Critics pounce on scientist’s claim of using CRISPR on human embryos A firestorm of criticism ensued after Chinese scientist He Jiankui’s claim that he used CRISPR to genetically alter the DNA of human embryos that were used to produce twin girls. Chinese authorities have suspended Jiankui’s research, while National Institutes of Health Director Francis S. Collins called for a “binding international consensus” on regulating gene editing. Read more here.   Trump prioritizes border wall funding in latest budget negotiations President Donald…

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NSF’s BIO Directorate reverses PI and co-PI proposal limits ?>

NSF’s BIO Directorate reverses PI and co-PI proposal limits

  On Nov. 15, Joanne Tornow, acting assistant director for the National Science Foundation’s biological sciences directorate, released a statement reversing a policy that implemented proposal limits for investigators applying for grants from the directorate’s core programs. This adjustment would not have occurred if the community had not advocated against the policy change. The now-reversed policy restricted investigators from serving as either lead or co-principal investigator on multiple grant proposals. While the limit included a number of exceptions, such as…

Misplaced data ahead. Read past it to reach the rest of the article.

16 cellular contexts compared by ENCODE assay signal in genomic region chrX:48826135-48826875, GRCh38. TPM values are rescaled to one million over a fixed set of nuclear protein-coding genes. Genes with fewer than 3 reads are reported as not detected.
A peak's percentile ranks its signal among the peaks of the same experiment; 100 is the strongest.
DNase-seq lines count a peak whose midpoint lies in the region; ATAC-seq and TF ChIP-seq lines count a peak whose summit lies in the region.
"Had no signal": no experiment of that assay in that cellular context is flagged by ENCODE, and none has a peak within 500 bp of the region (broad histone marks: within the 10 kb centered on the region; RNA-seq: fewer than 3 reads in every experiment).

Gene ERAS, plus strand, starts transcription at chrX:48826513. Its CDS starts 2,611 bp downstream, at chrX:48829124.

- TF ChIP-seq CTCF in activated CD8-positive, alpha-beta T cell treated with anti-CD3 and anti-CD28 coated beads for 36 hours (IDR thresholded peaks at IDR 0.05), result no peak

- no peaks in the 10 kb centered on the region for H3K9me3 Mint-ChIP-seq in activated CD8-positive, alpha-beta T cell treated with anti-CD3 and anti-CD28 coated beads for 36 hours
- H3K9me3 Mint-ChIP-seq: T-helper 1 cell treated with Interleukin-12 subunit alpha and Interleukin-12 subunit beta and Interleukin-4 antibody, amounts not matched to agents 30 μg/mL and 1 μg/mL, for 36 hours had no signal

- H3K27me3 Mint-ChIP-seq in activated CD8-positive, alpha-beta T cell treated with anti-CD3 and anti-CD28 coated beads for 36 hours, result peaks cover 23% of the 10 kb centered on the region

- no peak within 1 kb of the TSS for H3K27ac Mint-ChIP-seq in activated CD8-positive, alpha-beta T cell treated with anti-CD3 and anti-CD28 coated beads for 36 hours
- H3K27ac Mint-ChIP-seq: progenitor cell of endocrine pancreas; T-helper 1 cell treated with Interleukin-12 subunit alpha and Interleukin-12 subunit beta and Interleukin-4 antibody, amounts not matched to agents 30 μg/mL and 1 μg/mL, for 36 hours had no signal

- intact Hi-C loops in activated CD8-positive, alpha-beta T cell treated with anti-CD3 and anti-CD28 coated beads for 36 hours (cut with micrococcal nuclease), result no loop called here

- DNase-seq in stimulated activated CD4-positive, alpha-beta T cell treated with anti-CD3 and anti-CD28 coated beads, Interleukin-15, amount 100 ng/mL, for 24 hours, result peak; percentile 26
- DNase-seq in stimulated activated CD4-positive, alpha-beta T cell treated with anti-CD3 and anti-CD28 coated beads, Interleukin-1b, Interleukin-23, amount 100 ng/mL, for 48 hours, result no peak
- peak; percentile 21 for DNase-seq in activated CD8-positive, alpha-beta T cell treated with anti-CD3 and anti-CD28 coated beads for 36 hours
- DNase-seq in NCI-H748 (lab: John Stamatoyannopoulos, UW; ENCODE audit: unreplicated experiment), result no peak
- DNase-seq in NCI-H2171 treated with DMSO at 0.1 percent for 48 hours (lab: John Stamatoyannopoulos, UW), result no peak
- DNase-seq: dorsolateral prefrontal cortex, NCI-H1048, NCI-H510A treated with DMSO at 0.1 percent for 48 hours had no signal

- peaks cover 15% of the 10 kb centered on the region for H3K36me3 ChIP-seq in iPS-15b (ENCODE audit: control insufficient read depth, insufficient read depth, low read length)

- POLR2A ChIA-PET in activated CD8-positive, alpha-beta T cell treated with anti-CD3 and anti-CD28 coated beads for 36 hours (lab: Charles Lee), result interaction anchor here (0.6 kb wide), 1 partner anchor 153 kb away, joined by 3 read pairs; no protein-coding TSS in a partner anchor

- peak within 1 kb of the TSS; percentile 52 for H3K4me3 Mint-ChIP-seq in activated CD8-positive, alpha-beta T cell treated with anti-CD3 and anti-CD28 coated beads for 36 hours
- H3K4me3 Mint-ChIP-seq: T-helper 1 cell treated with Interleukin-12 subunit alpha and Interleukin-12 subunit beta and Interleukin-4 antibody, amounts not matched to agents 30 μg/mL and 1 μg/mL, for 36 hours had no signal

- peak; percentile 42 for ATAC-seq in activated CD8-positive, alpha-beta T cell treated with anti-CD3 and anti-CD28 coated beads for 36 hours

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Science policy weekly roundup: November 16, 2018 ?>

Science policy weekly roundup: November 16, 2018

Science policy weekly roundup: November 16, 2018 Department of Education proposes additional protections for students accused of sexual assault U.S. Education Secretary Betsy DeVos today announced new changes to Title IX laws, which prevent gender discrimination at schools that receive federal dollars. The changes include allowing schools to raise the amount of proof needed to substantiate a sexual assault allegation and giving the accused and accuser the right to cross-examine each other. “The rules do not go into effect until…

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Science policy weekly roundup: October 12, 2018 ?>

Science policy weekly roundup: October 12, 2018